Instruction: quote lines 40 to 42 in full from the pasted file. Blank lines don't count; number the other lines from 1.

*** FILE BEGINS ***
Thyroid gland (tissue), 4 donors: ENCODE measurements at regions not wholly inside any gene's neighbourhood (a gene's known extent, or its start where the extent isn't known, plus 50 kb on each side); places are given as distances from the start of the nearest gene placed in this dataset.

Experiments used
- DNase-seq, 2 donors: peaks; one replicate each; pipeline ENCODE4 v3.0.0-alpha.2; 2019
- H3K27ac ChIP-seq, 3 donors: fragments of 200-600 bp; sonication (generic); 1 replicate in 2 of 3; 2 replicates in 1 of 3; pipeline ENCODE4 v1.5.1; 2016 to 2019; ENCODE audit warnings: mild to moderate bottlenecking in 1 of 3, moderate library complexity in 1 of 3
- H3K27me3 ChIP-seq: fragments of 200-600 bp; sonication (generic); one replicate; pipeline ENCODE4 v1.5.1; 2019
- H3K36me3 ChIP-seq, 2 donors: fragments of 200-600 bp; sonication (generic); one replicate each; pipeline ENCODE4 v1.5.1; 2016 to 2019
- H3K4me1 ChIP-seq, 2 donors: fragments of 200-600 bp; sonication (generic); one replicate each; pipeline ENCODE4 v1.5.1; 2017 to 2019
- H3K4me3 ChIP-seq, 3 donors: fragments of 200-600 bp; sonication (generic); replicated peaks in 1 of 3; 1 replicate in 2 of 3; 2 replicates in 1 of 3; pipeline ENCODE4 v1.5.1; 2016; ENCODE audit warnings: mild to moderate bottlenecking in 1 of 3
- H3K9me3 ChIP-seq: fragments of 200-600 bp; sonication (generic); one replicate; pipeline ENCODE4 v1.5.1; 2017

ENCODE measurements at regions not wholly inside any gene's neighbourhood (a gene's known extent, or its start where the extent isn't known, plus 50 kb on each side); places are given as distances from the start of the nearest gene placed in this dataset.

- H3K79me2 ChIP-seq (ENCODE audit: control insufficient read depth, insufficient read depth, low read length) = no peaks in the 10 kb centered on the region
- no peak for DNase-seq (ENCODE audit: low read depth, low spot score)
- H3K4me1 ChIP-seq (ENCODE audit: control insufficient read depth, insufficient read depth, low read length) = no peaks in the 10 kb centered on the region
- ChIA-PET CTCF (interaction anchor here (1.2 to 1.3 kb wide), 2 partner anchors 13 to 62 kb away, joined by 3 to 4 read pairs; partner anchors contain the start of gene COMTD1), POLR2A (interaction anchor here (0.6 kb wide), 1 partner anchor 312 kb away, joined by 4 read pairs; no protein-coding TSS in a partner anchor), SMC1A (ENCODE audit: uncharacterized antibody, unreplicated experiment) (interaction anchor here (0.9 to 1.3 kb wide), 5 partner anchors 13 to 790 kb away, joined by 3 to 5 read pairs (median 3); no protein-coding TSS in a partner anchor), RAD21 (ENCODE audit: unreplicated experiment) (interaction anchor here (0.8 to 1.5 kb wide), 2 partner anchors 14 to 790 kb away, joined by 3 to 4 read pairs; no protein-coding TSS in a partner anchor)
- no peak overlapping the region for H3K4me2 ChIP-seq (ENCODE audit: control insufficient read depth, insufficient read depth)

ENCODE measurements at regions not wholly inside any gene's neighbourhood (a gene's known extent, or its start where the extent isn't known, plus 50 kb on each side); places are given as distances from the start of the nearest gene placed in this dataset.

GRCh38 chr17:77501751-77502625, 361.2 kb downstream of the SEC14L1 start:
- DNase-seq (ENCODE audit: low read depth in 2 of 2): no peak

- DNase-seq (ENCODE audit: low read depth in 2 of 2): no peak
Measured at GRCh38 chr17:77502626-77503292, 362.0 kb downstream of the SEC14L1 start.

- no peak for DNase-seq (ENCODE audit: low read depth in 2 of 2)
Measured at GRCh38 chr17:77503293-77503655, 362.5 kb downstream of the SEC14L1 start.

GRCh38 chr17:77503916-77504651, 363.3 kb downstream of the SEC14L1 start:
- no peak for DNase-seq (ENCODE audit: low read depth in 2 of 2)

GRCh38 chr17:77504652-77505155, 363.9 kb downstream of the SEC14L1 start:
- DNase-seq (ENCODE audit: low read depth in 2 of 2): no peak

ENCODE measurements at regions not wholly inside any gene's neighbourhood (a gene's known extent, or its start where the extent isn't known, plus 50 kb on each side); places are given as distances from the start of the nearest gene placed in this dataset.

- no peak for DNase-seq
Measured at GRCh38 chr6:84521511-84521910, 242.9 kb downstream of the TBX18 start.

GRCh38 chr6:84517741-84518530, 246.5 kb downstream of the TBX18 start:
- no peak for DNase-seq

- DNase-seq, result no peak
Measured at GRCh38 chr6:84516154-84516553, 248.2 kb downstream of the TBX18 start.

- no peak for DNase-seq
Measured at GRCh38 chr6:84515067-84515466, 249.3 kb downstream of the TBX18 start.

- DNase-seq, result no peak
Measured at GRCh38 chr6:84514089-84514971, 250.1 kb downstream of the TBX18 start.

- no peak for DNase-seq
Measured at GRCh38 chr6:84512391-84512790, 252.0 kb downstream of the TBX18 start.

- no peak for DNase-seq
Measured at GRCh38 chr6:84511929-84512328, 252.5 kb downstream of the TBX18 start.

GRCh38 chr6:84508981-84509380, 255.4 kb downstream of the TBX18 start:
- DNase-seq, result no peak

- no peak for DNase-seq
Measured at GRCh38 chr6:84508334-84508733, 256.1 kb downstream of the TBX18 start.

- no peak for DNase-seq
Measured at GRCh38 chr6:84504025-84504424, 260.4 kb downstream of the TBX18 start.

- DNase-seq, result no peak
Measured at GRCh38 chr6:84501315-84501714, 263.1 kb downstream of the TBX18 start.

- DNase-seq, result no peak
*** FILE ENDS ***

- no peak for DNase-seq
Measured at GRCh38 chr6:84511929-84512328, 252.5 kb downstream of the TBX18 start.

GRCh38 chr6:84508981-84509380, 255.4 kb downstream of the TBX18 start: